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When You Start To Let Go Of the Past, These 3 Incredible Things Will Happen

When You Start To Let Go Of the Past, These 3 Incredible Things Will Happen

Now it’s clear to me that there is no complete freedom from the past. Learning to let go of the past is a reflex in a continuum of self-care. To aid you in your journey towards tomorrow whilst remaining kind enough not to forget saying good-bye to yesterday, here’s a short list to encourage your efforts and a chance to journey with me as I learn to let go of the past. If you let go of your past, these three things will happen to you.

1. You will feel more alive.

Moving on from the past may benefit your health after all. A 2004 Harvard Medical School issue found that those who forgave after a conflict experienced improvements in blood pressure and heart rate, and a decreased workload for the heart. The issue also found that those who converted anger into compassion during meditation felt less physical pain and anxiety than those who received regular care. Though this issue is a decade old, similar studies conducted over the years have suggested similar results. Findings from the Mayo Clinic argue that accepting harmful events can promote healthier relationships and reduce depression.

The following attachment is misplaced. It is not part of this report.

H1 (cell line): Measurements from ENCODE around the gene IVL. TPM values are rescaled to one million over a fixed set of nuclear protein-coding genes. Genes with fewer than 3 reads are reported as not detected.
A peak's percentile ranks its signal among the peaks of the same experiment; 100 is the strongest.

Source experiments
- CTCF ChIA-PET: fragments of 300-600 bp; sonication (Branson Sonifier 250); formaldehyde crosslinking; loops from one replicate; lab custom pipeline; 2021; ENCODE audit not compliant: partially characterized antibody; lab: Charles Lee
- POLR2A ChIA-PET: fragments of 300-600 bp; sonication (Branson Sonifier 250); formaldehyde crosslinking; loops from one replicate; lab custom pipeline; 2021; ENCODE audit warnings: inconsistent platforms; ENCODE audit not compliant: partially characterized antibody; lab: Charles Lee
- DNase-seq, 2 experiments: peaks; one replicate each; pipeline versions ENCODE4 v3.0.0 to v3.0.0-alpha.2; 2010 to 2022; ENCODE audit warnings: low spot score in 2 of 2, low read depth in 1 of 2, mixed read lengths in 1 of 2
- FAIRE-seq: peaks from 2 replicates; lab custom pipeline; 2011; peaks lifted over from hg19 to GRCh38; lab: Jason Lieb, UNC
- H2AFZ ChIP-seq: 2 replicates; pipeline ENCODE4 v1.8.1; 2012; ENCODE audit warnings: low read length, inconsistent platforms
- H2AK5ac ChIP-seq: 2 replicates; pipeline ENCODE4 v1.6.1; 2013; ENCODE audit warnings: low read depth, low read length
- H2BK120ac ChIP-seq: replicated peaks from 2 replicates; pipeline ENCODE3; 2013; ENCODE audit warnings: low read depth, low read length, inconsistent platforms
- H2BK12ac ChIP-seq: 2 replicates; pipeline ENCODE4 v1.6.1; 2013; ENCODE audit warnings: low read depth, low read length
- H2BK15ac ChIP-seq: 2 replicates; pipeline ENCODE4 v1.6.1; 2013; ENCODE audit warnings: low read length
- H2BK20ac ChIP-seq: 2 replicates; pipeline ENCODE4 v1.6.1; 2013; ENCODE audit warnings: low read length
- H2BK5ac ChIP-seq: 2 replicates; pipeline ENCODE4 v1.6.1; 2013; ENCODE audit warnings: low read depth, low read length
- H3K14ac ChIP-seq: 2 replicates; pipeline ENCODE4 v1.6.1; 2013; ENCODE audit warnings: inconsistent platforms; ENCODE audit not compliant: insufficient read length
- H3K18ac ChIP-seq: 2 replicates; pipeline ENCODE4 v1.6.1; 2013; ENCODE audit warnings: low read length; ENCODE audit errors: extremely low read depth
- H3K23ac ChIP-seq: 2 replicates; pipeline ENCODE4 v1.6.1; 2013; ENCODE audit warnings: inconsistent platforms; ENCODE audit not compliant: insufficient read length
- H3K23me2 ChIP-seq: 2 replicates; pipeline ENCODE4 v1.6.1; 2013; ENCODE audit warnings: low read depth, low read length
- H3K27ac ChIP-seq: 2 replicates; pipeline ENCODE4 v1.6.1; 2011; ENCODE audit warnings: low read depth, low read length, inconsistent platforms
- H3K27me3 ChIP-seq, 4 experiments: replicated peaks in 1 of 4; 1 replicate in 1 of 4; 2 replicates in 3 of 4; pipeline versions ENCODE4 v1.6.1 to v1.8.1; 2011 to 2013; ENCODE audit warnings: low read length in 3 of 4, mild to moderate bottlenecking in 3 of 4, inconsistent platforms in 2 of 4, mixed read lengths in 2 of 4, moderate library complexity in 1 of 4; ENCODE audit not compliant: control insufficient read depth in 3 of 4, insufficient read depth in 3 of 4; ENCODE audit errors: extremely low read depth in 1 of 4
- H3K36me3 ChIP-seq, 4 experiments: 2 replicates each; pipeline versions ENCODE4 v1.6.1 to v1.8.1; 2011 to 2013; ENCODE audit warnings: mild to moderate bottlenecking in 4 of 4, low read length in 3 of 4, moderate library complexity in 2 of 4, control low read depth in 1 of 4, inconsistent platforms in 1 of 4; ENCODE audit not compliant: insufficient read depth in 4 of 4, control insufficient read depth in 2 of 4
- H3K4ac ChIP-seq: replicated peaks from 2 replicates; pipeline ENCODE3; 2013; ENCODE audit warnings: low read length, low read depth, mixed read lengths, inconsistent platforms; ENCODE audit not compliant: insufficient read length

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Finally, the findings from the latter organization concluded that when we choose not to let the past burden our future, the spiritual part of ourselves become more alive. This is an interesting claim, especially since highlighting intangible thoughts and bringing them into the light of clarity symbolizes the basin of numerous philosophical and religious schools. Now, I don’t think of myself as particularly spiritual but I have experienced that letting go of the past made me feel not only healthier but also happier with life in general.

2. You will learn with more depth and color.

”I realize there’s something incredibly honest about trees in winter, how they’re experts at letting things go.” – Jeffrey McDaniel